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Safety & Handling Evaluation for Solvus Global Cold Sprayable Metal & CERMET Powders

Prepared for the U.S. Army Research Laboratory

May 08, 2020

Solvus Global, LLC.


Dust Hazard Analysis is vital for many industries from, grain mills to plastics producers. Fine particulates have the potential to auto-ignite into an explosion if dispersed in sufficient concentration in the presence of an ignition source and oxidizer [1][2][3]. There is frequent concern in the cold spray industry over the use of fine metal particulates, which are commonly considered to be a fuel if exposed to an ignition source.

At Solvus Global (SG), we engineer our powders to be as non-flammable, non-combustible, and as safe as possible with the safety of our consumers always at the forefront of our innovation.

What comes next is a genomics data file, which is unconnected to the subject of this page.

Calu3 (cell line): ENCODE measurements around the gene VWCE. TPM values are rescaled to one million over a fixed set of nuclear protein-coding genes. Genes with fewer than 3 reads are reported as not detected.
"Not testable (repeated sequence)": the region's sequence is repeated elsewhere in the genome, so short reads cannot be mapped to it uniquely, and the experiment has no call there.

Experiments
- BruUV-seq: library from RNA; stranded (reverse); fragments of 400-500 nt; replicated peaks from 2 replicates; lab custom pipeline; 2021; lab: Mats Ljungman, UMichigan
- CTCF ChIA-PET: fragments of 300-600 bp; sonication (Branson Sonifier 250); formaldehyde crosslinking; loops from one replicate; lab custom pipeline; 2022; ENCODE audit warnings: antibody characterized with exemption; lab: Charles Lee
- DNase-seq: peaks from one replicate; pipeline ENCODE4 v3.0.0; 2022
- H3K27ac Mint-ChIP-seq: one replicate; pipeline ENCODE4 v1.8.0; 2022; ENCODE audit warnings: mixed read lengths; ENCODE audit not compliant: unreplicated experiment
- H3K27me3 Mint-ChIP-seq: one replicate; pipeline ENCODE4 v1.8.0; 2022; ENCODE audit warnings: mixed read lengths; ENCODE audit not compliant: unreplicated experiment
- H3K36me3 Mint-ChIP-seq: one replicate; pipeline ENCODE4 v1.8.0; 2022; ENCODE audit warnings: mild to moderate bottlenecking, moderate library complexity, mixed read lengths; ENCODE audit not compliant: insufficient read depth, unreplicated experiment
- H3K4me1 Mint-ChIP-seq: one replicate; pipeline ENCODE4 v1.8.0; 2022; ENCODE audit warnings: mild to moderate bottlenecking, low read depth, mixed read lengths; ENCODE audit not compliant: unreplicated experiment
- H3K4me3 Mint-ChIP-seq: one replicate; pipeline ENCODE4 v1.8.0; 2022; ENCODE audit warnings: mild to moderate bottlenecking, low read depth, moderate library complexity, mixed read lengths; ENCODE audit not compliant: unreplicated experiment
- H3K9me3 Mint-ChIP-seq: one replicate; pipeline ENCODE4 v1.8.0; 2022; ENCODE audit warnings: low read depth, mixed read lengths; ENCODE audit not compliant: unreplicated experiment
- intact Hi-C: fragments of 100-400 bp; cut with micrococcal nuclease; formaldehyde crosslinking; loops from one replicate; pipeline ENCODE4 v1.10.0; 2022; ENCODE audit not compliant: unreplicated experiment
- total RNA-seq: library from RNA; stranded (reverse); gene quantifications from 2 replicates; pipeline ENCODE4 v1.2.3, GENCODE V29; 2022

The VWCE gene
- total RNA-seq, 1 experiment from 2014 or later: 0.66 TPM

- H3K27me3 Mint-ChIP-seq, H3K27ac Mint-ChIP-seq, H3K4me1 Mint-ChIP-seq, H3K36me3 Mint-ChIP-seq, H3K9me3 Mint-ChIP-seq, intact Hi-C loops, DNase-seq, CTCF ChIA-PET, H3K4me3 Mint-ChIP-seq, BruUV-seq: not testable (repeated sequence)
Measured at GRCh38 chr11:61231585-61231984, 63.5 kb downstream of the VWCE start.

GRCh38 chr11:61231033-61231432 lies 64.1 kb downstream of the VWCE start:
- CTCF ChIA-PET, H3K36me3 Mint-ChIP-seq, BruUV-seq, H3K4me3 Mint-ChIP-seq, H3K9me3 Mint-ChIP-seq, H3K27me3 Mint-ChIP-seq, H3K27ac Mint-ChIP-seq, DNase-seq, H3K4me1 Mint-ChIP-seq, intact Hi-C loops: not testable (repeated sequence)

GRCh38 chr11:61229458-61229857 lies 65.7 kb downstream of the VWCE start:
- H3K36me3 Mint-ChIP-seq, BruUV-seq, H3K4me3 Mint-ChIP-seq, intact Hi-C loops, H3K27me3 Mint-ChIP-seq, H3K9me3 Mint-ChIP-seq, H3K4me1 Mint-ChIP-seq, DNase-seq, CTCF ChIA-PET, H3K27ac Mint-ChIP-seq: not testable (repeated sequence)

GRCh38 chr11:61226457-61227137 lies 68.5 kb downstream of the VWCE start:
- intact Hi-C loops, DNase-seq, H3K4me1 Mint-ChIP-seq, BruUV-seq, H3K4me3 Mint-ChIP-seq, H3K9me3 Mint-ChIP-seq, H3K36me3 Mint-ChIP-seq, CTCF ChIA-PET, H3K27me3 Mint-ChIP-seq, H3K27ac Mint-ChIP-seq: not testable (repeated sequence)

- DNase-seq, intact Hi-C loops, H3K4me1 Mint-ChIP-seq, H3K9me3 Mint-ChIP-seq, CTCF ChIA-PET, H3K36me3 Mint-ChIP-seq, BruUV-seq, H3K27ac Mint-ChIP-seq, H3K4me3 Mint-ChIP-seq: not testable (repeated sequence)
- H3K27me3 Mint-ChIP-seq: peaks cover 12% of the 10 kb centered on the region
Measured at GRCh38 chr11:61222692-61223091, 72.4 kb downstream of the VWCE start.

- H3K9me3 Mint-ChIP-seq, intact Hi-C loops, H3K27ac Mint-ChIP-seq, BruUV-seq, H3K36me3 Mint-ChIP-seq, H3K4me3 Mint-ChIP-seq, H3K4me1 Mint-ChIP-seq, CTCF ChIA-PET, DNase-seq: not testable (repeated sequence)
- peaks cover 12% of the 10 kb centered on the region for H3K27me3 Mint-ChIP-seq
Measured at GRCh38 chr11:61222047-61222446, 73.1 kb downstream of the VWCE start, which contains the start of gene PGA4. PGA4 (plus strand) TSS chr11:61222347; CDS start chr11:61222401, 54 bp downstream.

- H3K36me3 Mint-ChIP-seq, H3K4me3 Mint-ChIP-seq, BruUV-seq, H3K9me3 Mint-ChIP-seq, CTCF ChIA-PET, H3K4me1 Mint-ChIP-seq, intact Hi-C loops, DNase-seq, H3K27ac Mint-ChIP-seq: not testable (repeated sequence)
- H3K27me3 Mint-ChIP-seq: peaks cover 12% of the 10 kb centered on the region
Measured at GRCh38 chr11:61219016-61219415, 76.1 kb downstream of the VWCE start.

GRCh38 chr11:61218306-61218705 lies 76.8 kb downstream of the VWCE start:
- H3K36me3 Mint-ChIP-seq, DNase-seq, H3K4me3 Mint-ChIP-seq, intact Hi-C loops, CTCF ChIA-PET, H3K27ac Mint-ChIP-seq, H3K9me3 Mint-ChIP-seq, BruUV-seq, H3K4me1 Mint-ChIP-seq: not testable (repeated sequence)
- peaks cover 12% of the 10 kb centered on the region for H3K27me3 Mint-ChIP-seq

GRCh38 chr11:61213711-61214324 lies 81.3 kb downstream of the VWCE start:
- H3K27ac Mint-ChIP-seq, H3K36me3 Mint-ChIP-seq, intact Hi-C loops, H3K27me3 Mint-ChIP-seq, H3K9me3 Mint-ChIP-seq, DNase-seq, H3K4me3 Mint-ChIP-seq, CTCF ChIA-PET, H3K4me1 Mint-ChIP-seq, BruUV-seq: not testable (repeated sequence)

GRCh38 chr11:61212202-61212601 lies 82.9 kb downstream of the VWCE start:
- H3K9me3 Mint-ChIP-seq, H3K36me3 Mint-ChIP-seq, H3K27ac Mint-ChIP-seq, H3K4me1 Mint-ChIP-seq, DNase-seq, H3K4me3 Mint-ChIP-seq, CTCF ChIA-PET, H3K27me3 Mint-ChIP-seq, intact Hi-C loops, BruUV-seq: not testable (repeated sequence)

The traditional nature of fine metal powder with its high surface-area–to–volume ratio is the typical driver for combustibility. Processing, moving, and transporting these materials are often limiting factors for users. In order to support rapid adoption of cold spray into Army Research & Repair Depots, Solvus Global (SG) has worked with Exponent, a world-renowned testing lab, to evaluate each of the powder products offered and ensure that safe handling and operation in a cold spray repair and manufacturing center can be achieved. The discussion below will provide information on the testing procedures and the significance of those tests in helping to inform and support the Authorities Having Jurisdiction (AHJ’s), who are ultimately responsible for approving acceptable handling and use procedures. Furthermore, Solvus Global’s powder materials are discussed on their explosion characteristics.